Apart from mak­ing it easy to track and re­solve prob­lems, the soft­ware also needs to be able to make us aware of the biggest prob­lems. Now… you may ask what is a big prob­lem. Well… IMO it does not mat­ter to you what I think is big or small here. The per­son with a prob­lem needs to de­cide what is a big prob­lem to him. And people with the same prob­lem need to be able to tell that it is also a big prob­lem for them. So a fea­ture which al­lows to “vote” or “+1” or “AOL” (or how­ever you want to call it) would al­low to let users with prob­lems voice their opin­ion upon the rel­ev­ance of the prob­lem to our userbase. This also means there needs to be a way to see the highest voted prob­lems. An auto­mat­ic mail would be best, but as above this is op­tion­al. If I as a de­veloper really care about this, I can be bothered to lo­gin to a webin­ter­face (or maybe someone vo­lun­teers to make a copy & paste and send a mail… we need to be will­ing to re­think our pro­ced­ures).

Get­ting patches more easy in­to a FreeBSD branch

It looks to me that this top­ic is re­quires a little bit more in­volve­ment from mul­tiple tools. In my opin­ion we need to switch to a dis­trib­uted ver­sion con­trol sys­tem. One which al­lows to eas­ily cre­ate my own branch of FreeBSD on my own hard­ware, and which al­lows to let oth­er users use my branch eas­ily (if I want to al­low oth­er to branch from my branch). It also needs to be able to let me push my changes to­wards FreeBSD. Ob­vi­ously not dir­ectly in­to the of­fi­cial sources, but in­to some kind of sta­ging area. Oth­er people should be able to have a look at this sta­ging area and be able to re­view what I did. They need to be able to make some com­ments for oth­ers to see, or give some kind of (multi-dimensional?-)rating for the patch (code qual­ity /​ works for me /​ does not work /​ …). Based upon the review/​rating and maybe some auto­mated eval­u­ation (com­pile test /​ re­gres­sion test /​ bench­mark run) a com­mit­ter could push the patch in­to the of­fi­cial FreeBSD tree (ideal would be some auto­mated no­ti­fic­a­tion sys­tem, a push but­ton solu­tion for in­teg­ra­tion and so on, but as above we should not be afraid if we do not get all the bells and whistles).

If we would have some­thing like this in place, cre­at­ing some kind of long-​term-​release branch could be used more eas­ily in a col­ab­or­at­ive man­ner. Com­pan­ies which use the same long-​term-​release branch could sub­mit their back­ports of fixes/​features this way. They also could see if sim­il­ar branches (there could be re­lated but dif­fer­ent branches, like 9.4–se­cur­ity-fixes-​only <= 9.4-official-errata-only <= 9.4-bugfixes <= 9.4-bugfixes-and-driverupdates <= …) could be merged to their in-​house branch (and maybe con­sequently push-​back to the of­fi­cial branch they branched from if the patch comes from a dif­fer­ent branch).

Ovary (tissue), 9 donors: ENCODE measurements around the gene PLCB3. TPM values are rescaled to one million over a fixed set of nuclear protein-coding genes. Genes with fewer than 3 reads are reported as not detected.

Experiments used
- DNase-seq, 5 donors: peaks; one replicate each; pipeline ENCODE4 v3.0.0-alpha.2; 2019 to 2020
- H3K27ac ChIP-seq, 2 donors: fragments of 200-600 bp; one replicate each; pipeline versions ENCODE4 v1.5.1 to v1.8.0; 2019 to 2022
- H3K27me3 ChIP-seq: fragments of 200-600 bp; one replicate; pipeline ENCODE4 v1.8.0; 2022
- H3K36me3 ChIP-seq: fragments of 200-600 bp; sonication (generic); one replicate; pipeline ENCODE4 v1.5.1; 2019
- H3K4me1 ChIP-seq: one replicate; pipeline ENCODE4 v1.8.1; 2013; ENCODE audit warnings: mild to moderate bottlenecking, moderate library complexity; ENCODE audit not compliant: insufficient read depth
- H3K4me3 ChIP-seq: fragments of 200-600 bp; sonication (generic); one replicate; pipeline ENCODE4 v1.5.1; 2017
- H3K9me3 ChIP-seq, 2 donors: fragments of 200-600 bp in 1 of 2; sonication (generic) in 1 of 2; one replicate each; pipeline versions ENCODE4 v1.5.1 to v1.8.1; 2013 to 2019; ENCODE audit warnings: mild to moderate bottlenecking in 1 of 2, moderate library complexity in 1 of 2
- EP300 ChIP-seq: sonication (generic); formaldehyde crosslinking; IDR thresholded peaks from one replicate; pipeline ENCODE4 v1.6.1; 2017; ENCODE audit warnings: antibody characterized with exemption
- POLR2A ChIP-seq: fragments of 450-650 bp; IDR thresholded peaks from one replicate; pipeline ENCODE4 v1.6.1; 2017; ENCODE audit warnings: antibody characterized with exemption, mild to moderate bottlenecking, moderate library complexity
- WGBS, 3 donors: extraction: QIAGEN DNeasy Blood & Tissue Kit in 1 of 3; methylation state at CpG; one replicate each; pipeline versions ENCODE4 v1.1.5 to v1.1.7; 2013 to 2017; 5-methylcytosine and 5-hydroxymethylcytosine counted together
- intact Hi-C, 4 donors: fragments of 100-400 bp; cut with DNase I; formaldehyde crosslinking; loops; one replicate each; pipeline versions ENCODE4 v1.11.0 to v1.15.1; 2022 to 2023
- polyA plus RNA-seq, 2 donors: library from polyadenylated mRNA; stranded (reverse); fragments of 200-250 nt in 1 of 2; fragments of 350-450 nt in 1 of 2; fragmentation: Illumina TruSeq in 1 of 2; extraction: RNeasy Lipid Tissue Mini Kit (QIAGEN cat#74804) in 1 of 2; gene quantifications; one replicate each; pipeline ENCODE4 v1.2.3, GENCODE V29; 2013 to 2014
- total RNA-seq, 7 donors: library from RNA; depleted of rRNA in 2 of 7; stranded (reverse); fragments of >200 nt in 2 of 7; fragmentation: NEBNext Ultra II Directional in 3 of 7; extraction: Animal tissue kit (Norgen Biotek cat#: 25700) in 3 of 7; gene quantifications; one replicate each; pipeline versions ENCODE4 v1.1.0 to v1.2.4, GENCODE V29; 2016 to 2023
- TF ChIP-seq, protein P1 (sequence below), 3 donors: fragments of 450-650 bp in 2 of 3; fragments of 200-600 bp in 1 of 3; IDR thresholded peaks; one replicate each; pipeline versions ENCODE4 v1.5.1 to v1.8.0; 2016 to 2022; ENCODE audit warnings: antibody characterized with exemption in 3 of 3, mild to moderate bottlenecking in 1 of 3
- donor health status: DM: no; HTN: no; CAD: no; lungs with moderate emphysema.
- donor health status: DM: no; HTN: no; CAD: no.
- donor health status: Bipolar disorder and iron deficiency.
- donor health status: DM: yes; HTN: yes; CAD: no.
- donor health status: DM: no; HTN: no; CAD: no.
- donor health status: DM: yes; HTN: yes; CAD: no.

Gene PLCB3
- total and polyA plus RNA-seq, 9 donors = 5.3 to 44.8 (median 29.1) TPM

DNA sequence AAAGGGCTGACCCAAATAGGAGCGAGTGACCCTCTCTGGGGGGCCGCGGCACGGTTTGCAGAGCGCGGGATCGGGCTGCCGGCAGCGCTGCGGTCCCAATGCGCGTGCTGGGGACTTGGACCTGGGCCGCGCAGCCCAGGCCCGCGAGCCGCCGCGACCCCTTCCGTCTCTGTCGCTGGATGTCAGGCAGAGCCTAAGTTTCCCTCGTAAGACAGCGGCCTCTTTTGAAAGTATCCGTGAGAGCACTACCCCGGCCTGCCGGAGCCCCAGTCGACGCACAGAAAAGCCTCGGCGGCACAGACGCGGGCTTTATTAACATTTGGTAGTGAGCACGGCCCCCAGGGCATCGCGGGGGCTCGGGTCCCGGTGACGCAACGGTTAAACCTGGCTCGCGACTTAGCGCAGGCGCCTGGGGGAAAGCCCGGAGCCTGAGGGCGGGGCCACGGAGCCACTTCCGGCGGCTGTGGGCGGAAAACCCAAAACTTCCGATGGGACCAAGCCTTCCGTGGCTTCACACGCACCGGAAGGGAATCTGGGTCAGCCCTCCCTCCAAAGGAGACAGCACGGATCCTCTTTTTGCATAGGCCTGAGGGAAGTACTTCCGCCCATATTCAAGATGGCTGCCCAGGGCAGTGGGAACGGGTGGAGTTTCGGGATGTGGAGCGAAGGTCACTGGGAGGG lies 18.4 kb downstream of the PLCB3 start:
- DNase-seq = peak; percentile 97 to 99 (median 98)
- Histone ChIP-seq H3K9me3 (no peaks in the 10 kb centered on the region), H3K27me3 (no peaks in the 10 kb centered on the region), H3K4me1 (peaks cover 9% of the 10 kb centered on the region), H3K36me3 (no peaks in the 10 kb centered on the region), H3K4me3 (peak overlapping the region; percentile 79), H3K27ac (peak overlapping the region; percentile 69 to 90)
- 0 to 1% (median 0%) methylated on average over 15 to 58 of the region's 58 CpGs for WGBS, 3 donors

It does not mat­ter here if we would cre­ate a fixed set of branches for each re­lease, or if we only cre­ate some special-​purpose branches based upon the phase of the moon (ideally we would cre­ate a lot of branches for every re­lease, companies/​users can cherry pick/​submit what they want, and the status of a long-​term-​branch is solely based upon the in­flow of patches and not by what the se­cur­ity team or re­lease man­ager or a ran­dom de­veloper thinks it should be… but the real­ity will prob­ably be some­where in the middle).

I do not know if tools ex­ists to make all this hap­pen, or which tools could be put to­geth­er to make it hap­pen. I also did not men­tion on pur­pose tools I am aware of which already provide (small) parts of this. These are just some ideas to think about. In­ter­ested parties are in­vited to join the dis­cus­sion on hackers@ (which is far away from dis­cuss­ing spe­cif­ic tools or fea­tures), but you are also free to add some com­ments here.

A phoronix bench­mark cre­ates a huge bench­mark­ing dis­cus­sion

The re­cent Phoronix bench­mark which com­pared a re­lease can­did­ate of FreeBSD 9 with Or­acle Linux Serv­er 6.1 cre­ated a huge dis­cus­sion in the FreeBSD mailing­lists. The reas­on was that some people think the num­bers presen­ted there give a wrong pic­ture of FreeBSD. Partly be­cause not all bench­mark num­bers are presen­ted in the most prom­in­ent page (as linked above), but only at a dif­fer­ent place. This gives the im­pres­sion that FreeBSD is in­feri­or in this bench­mark while it just puts the fo­cus (for a reas­on, ac­cord­ing to some people) on a dif­fer­ent part of the bench­mark (to be more spe­cif­ic, blo­g­bench is do­ing disk reads and writes in par­al­lel, FreeBSD gives high­er pri­or­ity to writes than to reads, FreeBSD 9 out­per­forms OLS 6.1 in the writes while OLS 6.1 shines with the reads, and only the reads are presen­ted on the first page). Oth­er com­plaints are that it is told that the de­fault in­stall was used (in this case UFS as the FS), when it was not (ZFS as the FS).